The initiative also specifies working hours for women – ending latest by 11pm.
Those in industrial areas will only work till 6pm.
The ministry added that all work standards are detailed in a decree accessible here.
Indian Govt Bars Pakistani Woman from Returning Home After Divorce
January 26, 2019
LAHORE: A Pakistani woman currently residing in India but hoping to return to her home is not being granted clearance by authorities in India.
The woman, identified as Kubra Gillani, originally hails from Muzzaffarabad district. She had married Muhammad Altaf who was from Indian Occupied Kashmir (IOK) in 2010 but after divorcing him in November last year, she wishes to return back home.
While the Pakistani High Commission in India had issued her a new passport, she has been barred from travelling by authorities in India.
She explained that she has been visiting the office of the interior ministry for months now but she has not yet been granted permission to leave.
She appealed to authorities in Pakistan to negotiate with the Indian government and secure her return to Pakistan.
Aasia Bibi’s Daughters Emigrate to Canada: Reports
January 26, 2019
ISLAMABAD: Aasia Bibi’s daughters have emigrated to Canada and are residing in the capital Ottawa, media reports stated on Friday.
Bibi’s daughters were living with their stepmother during her detention. As per further media reports, the family’s longstanding guardian and his family were also granted asylum by the Canadian government.
On October 31, 2018, the apex court had acquitted Aasia Bibi, who was facing a death sentence for blasphemy and ordered to release her from prison immediately, dismissing the Lahore High Court (LHC) judgement.
Following the acquittal verdict, protests had erupted in several cities.
Enraged masses had blocked several routes across the country for two days, while at some places they had also set fire to vehicles. The demonstrations saw the closure of schools, colleges and universities, as well as cancellation of examinations.
The government and the protesters from different religious groups, led by Tehreek-e-Labbaik Pakistan (TLP) chief Khadim Rizvi, reached an agreement two days later on November 2.
The law enforcement agencies had rounded up around 1,800 individuals by Monday night. The Ministry of Interior had said that the arrested suspects had been booked under the Anti-Terrorism Act (ATA).
Although the government decided to take action against miscreants involved in vandalism, torture and arson during the demonstrations across the country, it later showed leniency by dropping the cases against the TLP workers.
Separately, the Supreme Court (SC) fixed a review petition against its verdict acquitting Aasia Bibi in the country’s most high-profile blasphemy case last year.
The case will be heard by a three-member bench headed by Chief Justice of Pakistan (CJP) Asif Saeed Khosa and comprising Justice Qazi Faez Isa and Justice Mazhar Alam Miankhel on January 29.
The review petition has been filed by Qari Muhammad Salaam.
Mariah Carey to perform in Saudi Arabia on January 31
January 25, 2019
JEDDAH: Mariah Carey is to perform in Saudi Arabia for the first time next week.
The American singer will play a show as part of the first international golf tournament to be played in the Kingdom.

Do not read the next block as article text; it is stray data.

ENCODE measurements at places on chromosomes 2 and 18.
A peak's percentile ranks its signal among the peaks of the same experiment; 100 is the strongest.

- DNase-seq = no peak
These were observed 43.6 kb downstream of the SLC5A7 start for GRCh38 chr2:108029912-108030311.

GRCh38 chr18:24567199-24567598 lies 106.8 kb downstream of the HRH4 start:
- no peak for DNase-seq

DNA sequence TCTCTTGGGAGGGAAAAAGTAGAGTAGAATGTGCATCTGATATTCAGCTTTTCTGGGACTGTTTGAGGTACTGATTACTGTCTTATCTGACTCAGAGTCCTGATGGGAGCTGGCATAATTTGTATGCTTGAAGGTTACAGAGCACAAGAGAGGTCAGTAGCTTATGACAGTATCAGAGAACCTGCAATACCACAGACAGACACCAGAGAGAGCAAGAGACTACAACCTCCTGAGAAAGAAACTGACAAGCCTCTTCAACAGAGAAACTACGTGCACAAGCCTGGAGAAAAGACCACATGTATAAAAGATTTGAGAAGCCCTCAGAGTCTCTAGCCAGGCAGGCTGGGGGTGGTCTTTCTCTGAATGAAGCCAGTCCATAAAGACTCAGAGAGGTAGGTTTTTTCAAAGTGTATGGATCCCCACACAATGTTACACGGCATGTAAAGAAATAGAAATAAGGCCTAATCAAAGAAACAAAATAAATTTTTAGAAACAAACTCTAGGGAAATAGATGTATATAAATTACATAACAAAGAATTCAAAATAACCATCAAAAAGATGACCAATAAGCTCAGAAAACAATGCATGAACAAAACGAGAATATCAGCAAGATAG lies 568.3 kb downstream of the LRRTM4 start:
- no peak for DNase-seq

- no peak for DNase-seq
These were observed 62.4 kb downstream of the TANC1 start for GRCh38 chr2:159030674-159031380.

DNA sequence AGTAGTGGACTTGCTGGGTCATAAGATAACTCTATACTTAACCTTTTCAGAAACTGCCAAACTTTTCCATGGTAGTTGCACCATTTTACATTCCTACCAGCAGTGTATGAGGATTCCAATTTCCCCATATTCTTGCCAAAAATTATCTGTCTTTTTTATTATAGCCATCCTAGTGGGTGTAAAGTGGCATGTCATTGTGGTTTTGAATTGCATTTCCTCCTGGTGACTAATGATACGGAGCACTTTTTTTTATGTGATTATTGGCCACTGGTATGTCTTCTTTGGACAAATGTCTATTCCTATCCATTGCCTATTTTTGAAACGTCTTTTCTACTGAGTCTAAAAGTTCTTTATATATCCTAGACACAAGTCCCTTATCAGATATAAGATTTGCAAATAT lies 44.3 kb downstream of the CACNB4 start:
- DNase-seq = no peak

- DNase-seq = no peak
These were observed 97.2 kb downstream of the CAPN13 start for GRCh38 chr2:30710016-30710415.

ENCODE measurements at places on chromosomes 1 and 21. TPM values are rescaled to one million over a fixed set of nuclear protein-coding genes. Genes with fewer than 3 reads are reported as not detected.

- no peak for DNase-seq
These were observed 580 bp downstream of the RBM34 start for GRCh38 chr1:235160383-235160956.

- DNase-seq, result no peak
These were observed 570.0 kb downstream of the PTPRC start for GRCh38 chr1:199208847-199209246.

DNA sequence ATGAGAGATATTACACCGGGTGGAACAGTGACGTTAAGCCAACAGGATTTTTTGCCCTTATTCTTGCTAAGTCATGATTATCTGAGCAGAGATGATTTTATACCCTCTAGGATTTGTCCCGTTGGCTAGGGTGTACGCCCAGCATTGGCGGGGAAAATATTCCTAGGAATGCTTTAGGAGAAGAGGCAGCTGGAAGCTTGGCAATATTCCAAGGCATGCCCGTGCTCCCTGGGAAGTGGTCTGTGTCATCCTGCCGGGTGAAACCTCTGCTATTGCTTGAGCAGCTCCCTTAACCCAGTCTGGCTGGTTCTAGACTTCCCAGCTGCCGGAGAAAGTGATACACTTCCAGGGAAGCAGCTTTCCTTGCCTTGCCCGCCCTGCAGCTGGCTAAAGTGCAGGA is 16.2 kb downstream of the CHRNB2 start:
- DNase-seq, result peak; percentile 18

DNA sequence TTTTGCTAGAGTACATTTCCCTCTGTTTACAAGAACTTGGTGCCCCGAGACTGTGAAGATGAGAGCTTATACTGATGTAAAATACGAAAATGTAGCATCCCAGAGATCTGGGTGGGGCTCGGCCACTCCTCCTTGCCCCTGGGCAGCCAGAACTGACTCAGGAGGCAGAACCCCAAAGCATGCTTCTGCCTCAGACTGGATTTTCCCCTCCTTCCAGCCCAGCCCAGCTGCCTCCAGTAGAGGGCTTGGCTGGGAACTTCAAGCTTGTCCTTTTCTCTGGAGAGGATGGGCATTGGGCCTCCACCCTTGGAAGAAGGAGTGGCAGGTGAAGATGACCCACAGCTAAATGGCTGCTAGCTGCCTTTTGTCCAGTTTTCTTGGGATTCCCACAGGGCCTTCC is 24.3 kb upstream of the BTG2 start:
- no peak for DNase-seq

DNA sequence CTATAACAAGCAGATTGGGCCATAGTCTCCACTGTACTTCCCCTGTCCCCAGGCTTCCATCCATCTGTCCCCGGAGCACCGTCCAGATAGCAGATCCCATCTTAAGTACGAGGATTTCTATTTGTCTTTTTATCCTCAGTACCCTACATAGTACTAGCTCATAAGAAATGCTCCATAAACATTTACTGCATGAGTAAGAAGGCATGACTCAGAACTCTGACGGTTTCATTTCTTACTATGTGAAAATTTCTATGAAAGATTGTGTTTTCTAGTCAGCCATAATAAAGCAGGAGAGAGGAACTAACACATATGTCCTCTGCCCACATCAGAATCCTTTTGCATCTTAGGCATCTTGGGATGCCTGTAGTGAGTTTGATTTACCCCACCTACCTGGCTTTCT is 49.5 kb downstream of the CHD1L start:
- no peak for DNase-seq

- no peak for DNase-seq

The concert will take place on Thursday, Jan 31, at King Abdullah Economic City.
Other performers during the course of the tournament include Dutch DJ Tiesto, Yemeni-Emirati singer Balqees Fathi and Jamaican rapper Sean Paul.
Part of the European Tour, the inaugural Saudi International, powered by SBIA, takes place between Jan 31 and Feb 3 at the Royal Greens G&CC.
Carey is the latest major international artist to perform in the Kingdom.
A string of live entertainment performances have been held in Saudi Arabia over the last couple of years, following a lull in the Kingdom hosting such events.
In October 2016, the New York-based theatrical group iLuminate took to the stage in Riyadh in a rare public performance of music and dance.
In January 2017, prominent Saudi star Mohammed Abdu performed live in Jeddah — along with Saudi artist Rabeh Sager and the Iraqi-Saudi singer Majid Al-Muhandis — in what was the city’s first open music concert in seven years.
And last month, A-list stars including Enrique Iglesias, the Black Eyed Peas and David Guetta took to the stage during a three-day music event held during the inaugural Saudia Ad Diriyah E-Prix in Riyadh.
Concert tickets for Mariah Carey and the other performers are on sale at Virgin Megastores or through the website TicketingBoxOffice.com.
Equality Over Faith: India Bats For Women's Rights On Sabarimala, Triple Talaq In Mood Of The Nation Poll
January 26, 2019
A Supreme Court order allowing women, irrespective of age, to enter and pray at the Sabarimala temple in Kerala contravening the established temple traditions has triggered a contentious debate on two equally strong constitutional principles -- Article 14 guaranteeing equality and Article 25 guaranteeing freedom or religion.
Freedom of religion means the right to practice one's own religion, not the freedom to undermine the fundamental rights of others. Nor does freedom of religion warrant contravening the writ of the Supreme Court which grants explicitly to women the right to worship at Sabarimala. Blinkered and diehard conservatism has failed to perceive the role of inspiring figures, particularly in south India, who challenged the bounds of orthodoxy, broke the rules of caste and gender, and triggered popular movements of reform and renaissance over centuries.